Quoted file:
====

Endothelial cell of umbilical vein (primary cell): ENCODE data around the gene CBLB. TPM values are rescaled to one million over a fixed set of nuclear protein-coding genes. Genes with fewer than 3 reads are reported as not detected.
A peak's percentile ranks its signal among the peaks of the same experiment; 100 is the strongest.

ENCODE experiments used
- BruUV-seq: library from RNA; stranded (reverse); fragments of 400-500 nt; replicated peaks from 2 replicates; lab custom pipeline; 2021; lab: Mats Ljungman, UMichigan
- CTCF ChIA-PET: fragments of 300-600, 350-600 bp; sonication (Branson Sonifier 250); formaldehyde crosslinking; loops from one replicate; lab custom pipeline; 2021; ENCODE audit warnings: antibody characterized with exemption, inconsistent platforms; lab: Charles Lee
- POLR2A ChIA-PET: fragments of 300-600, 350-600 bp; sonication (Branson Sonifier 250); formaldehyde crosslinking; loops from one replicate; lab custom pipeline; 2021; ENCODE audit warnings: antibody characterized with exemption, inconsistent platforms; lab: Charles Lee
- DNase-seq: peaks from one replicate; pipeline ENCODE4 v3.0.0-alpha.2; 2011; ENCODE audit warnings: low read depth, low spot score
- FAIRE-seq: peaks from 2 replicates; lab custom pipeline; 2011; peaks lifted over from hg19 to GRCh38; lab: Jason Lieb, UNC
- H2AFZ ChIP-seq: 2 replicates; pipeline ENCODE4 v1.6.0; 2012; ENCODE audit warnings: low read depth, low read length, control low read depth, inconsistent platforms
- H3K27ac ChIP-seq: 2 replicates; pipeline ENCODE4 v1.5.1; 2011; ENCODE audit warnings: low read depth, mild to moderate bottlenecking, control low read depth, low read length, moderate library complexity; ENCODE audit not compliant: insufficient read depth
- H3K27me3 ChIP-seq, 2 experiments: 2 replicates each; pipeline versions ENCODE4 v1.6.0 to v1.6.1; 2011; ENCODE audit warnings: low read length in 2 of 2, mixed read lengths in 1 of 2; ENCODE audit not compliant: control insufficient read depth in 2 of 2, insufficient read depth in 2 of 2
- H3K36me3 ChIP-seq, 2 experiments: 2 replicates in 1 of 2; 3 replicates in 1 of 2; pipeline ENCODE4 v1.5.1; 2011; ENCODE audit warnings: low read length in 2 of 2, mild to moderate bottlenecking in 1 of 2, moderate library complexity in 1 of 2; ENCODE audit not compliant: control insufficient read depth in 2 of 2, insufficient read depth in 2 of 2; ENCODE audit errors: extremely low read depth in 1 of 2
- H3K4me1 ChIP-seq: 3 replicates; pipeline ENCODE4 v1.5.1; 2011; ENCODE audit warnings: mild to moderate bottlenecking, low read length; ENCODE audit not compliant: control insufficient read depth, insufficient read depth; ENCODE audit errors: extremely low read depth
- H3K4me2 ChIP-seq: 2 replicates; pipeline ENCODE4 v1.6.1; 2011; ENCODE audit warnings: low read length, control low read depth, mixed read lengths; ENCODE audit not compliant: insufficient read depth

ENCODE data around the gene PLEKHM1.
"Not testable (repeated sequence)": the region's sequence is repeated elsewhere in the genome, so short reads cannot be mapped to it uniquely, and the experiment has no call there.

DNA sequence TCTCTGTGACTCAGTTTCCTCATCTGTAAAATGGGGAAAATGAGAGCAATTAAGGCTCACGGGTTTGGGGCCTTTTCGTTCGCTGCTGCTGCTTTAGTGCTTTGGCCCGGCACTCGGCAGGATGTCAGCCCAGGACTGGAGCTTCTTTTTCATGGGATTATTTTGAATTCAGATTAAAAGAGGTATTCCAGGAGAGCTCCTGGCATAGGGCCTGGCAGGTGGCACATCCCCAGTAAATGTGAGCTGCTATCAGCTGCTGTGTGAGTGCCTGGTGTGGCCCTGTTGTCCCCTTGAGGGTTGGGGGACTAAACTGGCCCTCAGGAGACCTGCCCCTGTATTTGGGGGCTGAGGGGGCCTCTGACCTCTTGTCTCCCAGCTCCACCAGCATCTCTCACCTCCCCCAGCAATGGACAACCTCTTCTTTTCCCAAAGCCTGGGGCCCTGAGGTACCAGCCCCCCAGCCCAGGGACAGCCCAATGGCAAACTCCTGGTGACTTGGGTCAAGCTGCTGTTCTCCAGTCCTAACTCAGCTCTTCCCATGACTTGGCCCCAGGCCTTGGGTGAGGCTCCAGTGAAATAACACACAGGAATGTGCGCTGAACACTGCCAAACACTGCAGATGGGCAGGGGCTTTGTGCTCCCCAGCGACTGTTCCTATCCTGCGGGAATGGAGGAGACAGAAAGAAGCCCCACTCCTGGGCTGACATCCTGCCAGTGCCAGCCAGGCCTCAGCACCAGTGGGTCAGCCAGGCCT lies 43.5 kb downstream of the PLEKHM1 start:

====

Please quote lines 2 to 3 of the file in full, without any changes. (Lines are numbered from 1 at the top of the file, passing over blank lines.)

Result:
A peak's percentile ranks its signal among the peaks of the same experiment; 100 is the strongest.

ENCODE experiments used